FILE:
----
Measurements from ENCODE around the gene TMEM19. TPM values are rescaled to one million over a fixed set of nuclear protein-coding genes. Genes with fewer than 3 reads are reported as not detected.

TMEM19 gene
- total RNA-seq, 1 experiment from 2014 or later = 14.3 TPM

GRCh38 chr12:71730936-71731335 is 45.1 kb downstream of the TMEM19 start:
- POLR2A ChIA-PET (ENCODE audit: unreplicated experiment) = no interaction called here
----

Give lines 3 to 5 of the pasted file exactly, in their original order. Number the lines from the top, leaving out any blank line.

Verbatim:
- total RNA-seq, 1 experiment from 2014 or later = 14.3 TPM

GRCh38 chr12:71730936-71731335 is 45.1 kb downstream of the TMEM19 start:
- POLR2A ChIA-PET (ENCODE audit: unreplicated experiment) = no interaction called here